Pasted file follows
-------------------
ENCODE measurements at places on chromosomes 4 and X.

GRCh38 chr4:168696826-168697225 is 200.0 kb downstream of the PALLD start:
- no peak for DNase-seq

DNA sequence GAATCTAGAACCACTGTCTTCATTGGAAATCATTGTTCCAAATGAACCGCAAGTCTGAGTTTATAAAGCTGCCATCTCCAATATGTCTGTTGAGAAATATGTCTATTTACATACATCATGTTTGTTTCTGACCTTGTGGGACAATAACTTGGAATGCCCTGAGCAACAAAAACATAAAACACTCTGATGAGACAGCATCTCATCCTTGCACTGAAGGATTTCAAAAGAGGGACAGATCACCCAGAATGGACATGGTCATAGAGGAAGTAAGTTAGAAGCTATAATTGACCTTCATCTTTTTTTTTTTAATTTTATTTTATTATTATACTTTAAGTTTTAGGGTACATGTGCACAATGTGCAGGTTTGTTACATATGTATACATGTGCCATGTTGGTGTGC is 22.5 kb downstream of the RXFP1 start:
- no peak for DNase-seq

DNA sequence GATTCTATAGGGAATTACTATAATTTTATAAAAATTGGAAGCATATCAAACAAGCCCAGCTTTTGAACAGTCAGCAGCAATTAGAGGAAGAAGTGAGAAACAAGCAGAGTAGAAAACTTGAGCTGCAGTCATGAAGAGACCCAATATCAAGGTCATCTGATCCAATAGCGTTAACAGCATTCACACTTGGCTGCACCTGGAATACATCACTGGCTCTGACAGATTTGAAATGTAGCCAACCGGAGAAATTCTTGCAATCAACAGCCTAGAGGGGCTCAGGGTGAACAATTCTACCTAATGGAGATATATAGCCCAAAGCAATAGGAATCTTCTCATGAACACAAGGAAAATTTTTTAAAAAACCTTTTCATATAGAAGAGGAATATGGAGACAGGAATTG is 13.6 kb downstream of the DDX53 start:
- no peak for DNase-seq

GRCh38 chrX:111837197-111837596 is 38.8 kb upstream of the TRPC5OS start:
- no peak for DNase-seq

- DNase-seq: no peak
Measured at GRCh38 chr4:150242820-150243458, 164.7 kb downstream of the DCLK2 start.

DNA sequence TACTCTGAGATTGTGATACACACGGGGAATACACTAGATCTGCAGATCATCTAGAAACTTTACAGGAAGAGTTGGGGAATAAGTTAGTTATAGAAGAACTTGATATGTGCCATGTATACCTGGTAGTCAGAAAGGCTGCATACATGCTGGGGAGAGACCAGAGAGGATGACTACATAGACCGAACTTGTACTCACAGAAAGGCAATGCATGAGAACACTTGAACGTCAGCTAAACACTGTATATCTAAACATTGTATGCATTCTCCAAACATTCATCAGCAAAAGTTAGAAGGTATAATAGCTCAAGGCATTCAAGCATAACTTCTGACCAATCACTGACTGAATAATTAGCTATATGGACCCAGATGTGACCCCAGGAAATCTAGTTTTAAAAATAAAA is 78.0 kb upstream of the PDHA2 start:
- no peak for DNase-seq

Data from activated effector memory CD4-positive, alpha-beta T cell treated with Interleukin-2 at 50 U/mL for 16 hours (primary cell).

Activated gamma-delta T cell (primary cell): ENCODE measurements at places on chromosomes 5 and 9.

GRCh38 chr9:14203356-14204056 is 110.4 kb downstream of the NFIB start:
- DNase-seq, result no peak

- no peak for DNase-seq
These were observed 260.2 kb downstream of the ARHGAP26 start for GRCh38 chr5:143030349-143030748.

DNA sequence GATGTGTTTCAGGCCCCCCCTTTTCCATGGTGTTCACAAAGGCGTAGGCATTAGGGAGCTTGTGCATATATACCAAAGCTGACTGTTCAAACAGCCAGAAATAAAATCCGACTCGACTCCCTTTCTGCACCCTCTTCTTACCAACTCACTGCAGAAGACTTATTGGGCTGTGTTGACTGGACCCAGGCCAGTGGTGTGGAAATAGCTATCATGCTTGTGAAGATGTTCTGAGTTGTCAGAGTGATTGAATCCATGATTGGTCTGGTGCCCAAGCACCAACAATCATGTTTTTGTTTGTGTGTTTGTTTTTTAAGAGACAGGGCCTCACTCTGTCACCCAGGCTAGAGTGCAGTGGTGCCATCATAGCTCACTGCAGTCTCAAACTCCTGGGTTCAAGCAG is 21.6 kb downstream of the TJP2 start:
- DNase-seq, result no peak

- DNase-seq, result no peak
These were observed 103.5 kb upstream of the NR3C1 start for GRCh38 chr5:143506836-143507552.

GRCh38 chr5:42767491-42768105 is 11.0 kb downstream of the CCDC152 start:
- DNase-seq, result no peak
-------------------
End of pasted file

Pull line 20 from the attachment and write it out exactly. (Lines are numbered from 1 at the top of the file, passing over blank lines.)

DNA sequence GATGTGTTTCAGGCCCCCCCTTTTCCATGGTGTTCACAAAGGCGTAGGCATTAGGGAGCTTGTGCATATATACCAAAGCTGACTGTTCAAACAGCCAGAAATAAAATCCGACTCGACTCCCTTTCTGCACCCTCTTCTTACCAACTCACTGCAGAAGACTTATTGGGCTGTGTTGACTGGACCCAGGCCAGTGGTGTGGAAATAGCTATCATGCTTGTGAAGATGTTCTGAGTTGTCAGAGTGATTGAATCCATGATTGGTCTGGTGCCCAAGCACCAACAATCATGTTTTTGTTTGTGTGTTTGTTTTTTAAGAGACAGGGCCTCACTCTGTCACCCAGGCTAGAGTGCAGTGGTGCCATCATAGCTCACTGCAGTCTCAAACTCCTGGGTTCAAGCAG is 21.6 kb downstream of the TJP2 start: